‘Springfield Magical’ (Vachel Lindsay)

“City of my discontent” summarizes in a phrase Vachel Lindsay‘s conflicted relationship with his home town. The poem that includes that line, “Springfield Magical,” was contained in Lindsay’s collection “General William Booth Enters into Heaven, and other poems,” 1919.

In this, the City of my Discontent,
Sometimes there comes a whisper from the grass,
“Romance, Romance — is here. No Hindu town
Is quite so strange. No Citadel of Brass
By Sinbad found, held half such love and hate;
No picture-palace in a picture-book
Such webs of Friendship, Beauty, Greed and Fate!”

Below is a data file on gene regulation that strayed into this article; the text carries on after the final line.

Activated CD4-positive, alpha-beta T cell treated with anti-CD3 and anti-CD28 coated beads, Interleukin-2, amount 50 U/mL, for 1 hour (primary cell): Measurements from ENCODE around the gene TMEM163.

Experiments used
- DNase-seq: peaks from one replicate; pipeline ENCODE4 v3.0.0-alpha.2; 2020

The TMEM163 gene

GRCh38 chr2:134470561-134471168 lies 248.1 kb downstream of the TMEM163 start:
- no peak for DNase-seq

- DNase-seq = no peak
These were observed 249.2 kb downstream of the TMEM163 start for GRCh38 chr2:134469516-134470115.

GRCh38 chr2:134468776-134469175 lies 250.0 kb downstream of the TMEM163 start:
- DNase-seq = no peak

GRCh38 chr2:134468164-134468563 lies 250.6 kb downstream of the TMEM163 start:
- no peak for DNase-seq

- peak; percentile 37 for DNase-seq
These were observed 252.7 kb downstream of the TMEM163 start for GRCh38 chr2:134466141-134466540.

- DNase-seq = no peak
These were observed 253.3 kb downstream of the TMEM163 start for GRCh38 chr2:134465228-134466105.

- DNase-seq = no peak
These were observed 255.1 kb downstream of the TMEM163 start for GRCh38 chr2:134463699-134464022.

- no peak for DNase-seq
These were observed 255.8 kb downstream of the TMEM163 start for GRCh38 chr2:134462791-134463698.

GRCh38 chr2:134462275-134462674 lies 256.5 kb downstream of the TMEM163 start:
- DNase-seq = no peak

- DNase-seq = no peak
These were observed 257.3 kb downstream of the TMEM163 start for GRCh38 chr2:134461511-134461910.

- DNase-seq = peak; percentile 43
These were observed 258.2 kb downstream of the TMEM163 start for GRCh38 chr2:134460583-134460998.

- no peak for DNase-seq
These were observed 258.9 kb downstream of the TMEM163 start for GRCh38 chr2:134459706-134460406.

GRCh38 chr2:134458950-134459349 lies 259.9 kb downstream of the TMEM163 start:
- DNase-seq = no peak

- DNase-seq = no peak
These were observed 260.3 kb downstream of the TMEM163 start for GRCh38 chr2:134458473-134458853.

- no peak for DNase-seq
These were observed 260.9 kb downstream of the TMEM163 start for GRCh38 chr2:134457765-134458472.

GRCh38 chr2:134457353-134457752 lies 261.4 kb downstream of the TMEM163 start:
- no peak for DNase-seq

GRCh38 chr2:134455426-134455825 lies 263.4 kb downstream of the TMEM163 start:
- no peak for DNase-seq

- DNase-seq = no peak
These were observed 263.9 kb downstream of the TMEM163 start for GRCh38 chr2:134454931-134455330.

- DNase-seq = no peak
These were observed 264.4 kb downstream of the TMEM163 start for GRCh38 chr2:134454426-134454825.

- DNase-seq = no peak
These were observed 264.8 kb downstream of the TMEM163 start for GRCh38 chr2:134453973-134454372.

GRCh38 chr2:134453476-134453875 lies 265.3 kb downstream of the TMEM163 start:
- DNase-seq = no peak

In this, the City of my Discontent,
Down from the sky, up from the smoking deep
Wild legends new and old burn round my bed
While trees and grass and men are wrapped in sleep.
Angels come down, with Christmas in their hearts,
Gentle, whimsical, laughing, heaven-sent;
And, for a day, fair Peace have given me
In this, the City of my Discontent!

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